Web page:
In my previous post, I made the case that the simple click of a button can turn someone’s experience of your company from ordinary to awesome. With the advent of digital, ways of marketing, selling, servicing clients and collaborating as staff have changed forever. I likened this phenomenon to the ‘Insane Button’ on the dashboard of one of Tesla’s latest cars, which takes the experience of the vehicle to a whole new level. Your first challenge, then, is to review your customers’ current experience, for clues as to where digital can take that experience to another level.

In a nutshell, get the right people in the room, and map out your customer’s current experience journey. Then stand back and ask the question, “Where do we put the Insane Button?” Follow the same process for your prospect, employee, and partners’ experience journeys. Usually, just taking the time to map out a customer or other stakeholder’s journey is enough to cast light on a number of areas that need improvement, and reveal some gems to add to the experience, before your even consider digital. Don’t skip this and jump to digital possibilities too quickly! Once this is done, it’s time to ask: “In what ways, big or small, humble or game changing, can technology make this experience journey better?”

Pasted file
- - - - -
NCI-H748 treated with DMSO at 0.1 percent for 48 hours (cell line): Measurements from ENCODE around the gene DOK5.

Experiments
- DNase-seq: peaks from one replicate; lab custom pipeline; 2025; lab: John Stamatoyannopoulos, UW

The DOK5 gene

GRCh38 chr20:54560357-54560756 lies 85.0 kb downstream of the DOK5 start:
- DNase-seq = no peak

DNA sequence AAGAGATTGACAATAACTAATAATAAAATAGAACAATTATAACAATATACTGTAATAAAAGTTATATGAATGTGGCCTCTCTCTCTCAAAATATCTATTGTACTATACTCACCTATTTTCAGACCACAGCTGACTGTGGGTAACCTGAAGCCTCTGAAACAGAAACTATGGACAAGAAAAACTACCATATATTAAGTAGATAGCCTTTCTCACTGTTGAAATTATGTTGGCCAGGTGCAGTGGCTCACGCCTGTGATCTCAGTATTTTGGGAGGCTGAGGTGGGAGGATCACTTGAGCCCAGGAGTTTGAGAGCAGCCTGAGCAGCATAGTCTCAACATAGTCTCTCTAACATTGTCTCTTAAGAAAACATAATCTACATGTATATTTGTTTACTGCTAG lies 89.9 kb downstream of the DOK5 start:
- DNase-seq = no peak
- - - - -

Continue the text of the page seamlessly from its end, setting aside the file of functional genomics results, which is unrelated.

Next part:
It’s useful to have a digital-savvy outsider (who isn’t tied to a particular technology vendor) in the room during this part of the exercise. I’m not saying that as a marketing pitch, but because often the technical people in your company are invested in the technology status quo. Because they carry authority in technology conversations, they can shut down valuable avenues of possibility. An experienced digital outsider also carried awareness of how other industries are digitally transforming, and may help in spotting cross-industry opportunities.

Practically speaking, I suggest keeping these sessions simple, interactive and fun. The important thing is to make the exercise visual for participants, so stick large sheets of paper on a wall, and have plenty of sticky notes and markers on hand. Map out space to address these questions:

Start with…

  • What are the various stages of their journey?
  • What are all current touchpoints in each stage?
  • What are they doing, seeing, thinking and feeling at each stage?
  • How, practically, do customers engage with each touchpoint?

Then stand back and ask… In what ways could digital technology enhance, or transform, their total experience?

Have fun. Next, you’ll need to get senior leadership approval, so we’ll talk about making your vision of the new customer experience visual.